Before “Homeland” signs off of Showtime this spring, it is going back to its beginning. Rather than “mirror and reflect what’s happening in Washington, D.C.” in the storytelling this season as the show did in the past two seasons, executive producer Alex Gansa said the focus will be on the characters of Carrie Mathison (Claire Danes) and Saul Berenson (Mandy Patinkin).

The final season, Gansa said at the Television Critics Assn. press tour panel for the show Monday, is a “real resolution of the primal story” of the mentor and his protege. Additionally, “the really big idea of the season is that Carrie Mathison steps into Nicholas Brody’s shoes: She’s the one whose loyalty is questioned, not only by those in the intelligence community but by Carrie Mathison herself because her memory is fragmented by her time in captivity,” Gansa said.

For Danes, this is a moment of “perfect symmetry” for the show but also a new an exciting acting challenge for her personally. “Psychically it fuses Carrie with Brody in a way that felt right,” she explained. “She is so clear about her patriotism. She can be challenged in every way, but if her patriotism is questioned I think that is probably the most profound insult she can imagine, so that was also interesting to play and explore.”

Although Carrie started the series “100% gungho” about the country, Gansa pointed out, “as the seasons progressed she became disillusioned.” Although he isn’t quick to cop to focusing too closely on “themes” for the series, he admitted that one the show has always focused on is what counterterroism has done to America as a nation post-Sept. 11. “That attitude can be mirrored through [Carrie],” he said.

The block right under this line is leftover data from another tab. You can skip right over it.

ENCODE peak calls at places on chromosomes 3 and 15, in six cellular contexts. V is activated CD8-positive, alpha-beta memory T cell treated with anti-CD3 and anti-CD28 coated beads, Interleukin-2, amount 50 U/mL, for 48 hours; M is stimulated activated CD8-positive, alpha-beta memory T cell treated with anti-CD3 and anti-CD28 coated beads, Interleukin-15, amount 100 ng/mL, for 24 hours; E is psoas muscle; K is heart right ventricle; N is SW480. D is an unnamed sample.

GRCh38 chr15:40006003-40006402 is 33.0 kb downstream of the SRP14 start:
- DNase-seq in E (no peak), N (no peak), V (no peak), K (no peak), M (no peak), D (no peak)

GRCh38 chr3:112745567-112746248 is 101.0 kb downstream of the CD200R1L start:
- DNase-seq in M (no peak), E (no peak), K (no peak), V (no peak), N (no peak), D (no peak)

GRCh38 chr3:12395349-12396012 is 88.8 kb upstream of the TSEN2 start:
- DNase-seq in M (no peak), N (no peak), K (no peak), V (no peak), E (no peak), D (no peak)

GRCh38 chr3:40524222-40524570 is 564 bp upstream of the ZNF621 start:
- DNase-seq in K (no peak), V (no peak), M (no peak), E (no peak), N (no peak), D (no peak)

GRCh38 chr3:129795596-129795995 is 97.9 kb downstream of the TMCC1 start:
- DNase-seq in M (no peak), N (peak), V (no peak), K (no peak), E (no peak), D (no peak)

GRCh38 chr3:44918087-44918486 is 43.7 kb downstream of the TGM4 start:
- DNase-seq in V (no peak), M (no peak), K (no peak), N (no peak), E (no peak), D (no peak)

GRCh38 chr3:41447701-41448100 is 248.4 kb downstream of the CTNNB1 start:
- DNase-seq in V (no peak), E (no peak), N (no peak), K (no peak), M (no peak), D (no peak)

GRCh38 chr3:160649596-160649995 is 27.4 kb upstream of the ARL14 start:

Gansa also noted as storytellers and filmmakers they never wanted to dramatize a threat that wasn’t credible or real. He cited “fearmongering” around immigration since the 2016 presidential election as an example. But he admitted there is one story that got away, so to speak.

“We wanted to tell a story in Israel,” he said, noting he felt there would be “something circular and great” about telling a story there, given that “Homeland” was developed with roots and inspiration in an Israeli drama. They attempted to crack such a story twice in the show’s run, including for the eighth and final season, but, he said, “it became really hard to put America in the center of that story and after months of trying to do it, we had to abandon that plan.”

Instead, they looked both to the first season as well as the fourth for some inspiration for the final. “Season 8 is for the people who have stuck with the show all of these years, and they’re going to get their rewards. … We wanted to take Carrie back to where she was in Season 4 and there were a lot of loose ends in that Season 4 story that we never tied up,” Gansa said, specifically calling out that the show would offer a resolution to Haissam Haqqani (Numan Acar). “And to put Saul in the middle of the peace negotiations felt like a natural place and so that’s where we chose to take the narrative.”

The team behind “Homeland” has taken trips to D.C. while working on every new season, to meet with policymakers and real-life intelligence offices and “people who are building the world around us, rather than merely reflecting on it,” which Dane noted was one of the things she would miss the most about the show.

As “reality has outpaced our ability to fictionalize” politics, executive producer Howard Gordon said, access to these power players in D.C. has “actually gotten more accessible.” He shared that much like ‘the characters who are testing the edges of their patriotism,” there are people in the real-life government who are questioning certain things as well. His experience has been that they have been “very open about talking with us, meeting with us.” In part, this might be, he speculated, because the show is an “amplifier” for big issues.

Patinkin, who said that the show “certainly increased my comfort zone of discussing world issues,” had a “plea to people who watch ‘Homeland’ all over the world — not just to use their imaginations or escape mechanism, but to use their minds to seek out the truth so that when they go to the polls to elect their officials, they are voting for people they believe will stop the killing, the hatred and the violence.”

Although “Homeland” is coming to an end this year, Patinkin said a show like this will remain relevant long after they fade to black.

“It’s a necessity not just for the news media but for storytellers in general to keep that story front and center for the sake of humanity,” he said.

The final season of “Homeland” premieres Feb. 9 on Showtime.